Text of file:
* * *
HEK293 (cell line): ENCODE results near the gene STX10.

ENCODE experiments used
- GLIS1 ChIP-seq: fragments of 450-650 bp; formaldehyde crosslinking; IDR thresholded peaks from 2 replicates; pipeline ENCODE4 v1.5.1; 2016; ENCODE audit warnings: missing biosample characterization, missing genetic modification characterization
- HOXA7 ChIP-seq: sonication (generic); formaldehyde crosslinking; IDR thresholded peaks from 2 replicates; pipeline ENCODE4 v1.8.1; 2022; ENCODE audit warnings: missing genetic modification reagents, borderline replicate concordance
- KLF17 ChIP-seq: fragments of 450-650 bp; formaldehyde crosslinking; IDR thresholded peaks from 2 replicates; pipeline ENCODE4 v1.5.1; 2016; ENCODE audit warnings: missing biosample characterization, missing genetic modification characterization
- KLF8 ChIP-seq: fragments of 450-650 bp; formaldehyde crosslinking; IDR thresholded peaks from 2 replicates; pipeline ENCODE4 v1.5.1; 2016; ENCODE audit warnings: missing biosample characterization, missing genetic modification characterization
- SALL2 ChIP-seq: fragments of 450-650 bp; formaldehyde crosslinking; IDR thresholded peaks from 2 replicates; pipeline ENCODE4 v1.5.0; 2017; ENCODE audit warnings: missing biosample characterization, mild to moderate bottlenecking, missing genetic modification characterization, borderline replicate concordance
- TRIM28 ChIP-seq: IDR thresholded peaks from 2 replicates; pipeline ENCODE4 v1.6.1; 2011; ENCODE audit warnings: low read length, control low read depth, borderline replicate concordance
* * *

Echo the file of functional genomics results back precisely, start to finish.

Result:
HEK293 (cell line): ENCODE results near the gene STX10.

ENCODE experiments used
- GLIS1 ChIP-seq: fragments of 450-650 bp; formaldehyde crosslinking; IDR thresholded peaks from 2 replicates; pipeline ENCODE4 v1.5.1; 2016; ENCODE audit warnings: missing biosample characterization, missing genetic modification characterization
- HOXA7 ChIP-seq: sonication (generic); formaldehyde crosslinking; IDR thresholded peaks from 2 replicates; pipeline ENCODE4 v1.8.1; 2022; ENCODE audit warnings: missing genetic modification reagents, borderline replicate concordance
- KLF17 ChIP-seq: fragments of 450-650 bp; formaldehyde crosslinking; IDR thresholded peaks from 2 replicates; pipeline ENCODE4 v1.5.1; 2016; ENCODE audit warnings: missing biosample characterization, missing genetic modification characterization
- KLF8 ChIP-seq: fragments of 450-650 bp; formaldehyde crosslinking; IDR thresholded peaks from 2 replicates; pipeline ENCODE4 v1.5.1; 2016; ENCODE audit warnings: missing biosample characterization, missing genetic modification characterization
- SALL2 ChIP-seq: fragments of 450-650 bp; formaldehyde crosslinking; IDR thresholded peaks from 2 replicates; pipeline ENCODE4 v1.5.0; 2017; ENCODE audit warnings: missing biosample characterization, mild to moderate bottlenecking, missing genetic modification characterization, borderline replicate concordance
- TRIM28 ChIP-seq: IDR thresholded peaks from 2 replicates; pipeline ENCODE4 v1.6.1; 2011; ENCODE audit warnings: low read length, control low read depth, borderline replicate concordance